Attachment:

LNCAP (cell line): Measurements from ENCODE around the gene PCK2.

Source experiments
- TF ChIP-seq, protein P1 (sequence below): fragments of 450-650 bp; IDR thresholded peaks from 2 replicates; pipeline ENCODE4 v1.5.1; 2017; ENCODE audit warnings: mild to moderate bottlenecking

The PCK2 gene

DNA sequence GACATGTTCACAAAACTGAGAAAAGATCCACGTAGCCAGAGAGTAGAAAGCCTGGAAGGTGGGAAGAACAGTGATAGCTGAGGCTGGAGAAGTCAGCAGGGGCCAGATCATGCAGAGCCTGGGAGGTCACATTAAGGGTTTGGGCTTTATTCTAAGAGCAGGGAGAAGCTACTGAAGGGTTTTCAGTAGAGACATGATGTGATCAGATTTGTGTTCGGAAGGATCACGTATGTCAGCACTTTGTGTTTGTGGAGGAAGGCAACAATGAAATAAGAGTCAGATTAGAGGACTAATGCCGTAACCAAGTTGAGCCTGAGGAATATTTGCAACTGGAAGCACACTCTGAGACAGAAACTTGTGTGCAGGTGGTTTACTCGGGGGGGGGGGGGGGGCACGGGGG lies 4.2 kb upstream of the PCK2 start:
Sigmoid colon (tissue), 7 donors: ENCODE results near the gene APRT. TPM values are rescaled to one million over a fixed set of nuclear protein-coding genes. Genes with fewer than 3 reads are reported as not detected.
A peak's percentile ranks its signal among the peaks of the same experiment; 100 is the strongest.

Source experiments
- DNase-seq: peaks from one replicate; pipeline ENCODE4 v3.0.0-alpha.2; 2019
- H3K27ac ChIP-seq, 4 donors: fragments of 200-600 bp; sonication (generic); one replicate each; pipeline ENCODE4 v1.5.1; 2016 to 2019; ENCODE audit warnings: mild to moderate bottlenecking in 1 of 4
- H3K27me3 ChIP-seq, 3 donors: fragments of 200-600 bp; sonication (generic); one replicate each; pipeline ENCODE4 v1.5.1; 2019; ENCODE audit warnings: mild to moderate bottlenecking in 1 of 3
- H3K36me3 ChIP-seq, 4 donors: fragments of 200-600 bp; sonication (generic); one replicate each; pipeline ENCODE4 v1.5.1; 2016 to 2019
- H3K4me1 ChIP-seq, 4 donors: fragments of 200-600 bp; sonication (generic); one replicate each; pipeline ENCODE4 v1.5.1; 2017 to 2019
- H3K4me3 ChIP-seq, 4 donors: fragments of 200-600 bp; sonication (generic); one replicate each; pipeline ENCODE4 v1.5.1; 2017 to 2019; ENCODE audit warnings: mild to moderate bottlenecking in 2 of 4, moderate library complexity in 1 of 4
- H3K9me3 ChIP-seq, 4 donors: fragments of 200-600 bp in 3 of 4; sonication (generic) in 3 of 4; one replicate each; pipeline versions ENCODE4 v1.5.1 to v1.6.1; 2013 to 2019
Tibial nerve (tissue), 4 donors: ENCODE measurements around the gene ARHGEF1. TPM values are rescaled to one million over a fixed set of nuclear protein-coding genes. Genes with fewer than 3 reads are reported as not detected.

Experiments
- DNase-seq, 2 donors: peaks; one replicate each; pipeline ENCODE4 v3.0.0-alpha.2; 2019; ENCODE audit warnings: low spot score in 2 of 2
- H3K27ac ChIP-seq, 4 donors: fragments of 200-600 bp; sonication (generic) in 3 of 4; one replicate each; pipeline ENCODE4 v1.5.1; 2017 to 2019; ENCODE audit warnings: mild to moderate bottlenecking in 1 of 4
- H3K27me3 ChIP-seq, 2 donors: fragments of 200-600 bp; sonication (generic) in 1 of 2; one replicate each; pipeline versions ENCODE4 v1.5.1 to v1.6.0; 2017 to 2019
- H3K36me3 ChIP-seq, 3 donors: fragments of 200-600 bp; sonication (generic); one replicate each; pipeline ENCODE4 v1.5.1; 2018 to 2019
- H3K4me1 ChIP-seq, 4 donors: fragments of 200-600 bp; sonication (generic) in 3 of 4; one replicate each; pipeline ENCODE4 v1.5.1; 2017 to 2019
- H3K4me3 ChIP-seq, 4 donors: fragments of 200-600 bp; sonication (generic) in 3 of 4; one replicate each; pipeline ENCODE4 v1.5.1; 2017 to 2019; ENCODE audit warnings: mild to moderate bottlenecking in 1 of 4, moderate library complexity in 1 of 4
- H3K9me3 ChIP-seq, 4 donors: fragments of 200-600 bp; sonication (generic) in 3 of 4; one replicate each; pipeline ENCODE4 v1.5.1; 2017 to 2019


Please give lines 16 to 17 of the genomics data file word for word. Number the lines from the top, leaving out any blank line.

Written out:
Tibial nerve (tissue), 4 donors: ENCODE measurements around the gene ARHGEF1. TPM values are rescaled to one million over a fixed set of nuclear protein-coding genes. Genes with fewer than 3 reads are reported as not detected.

Experiments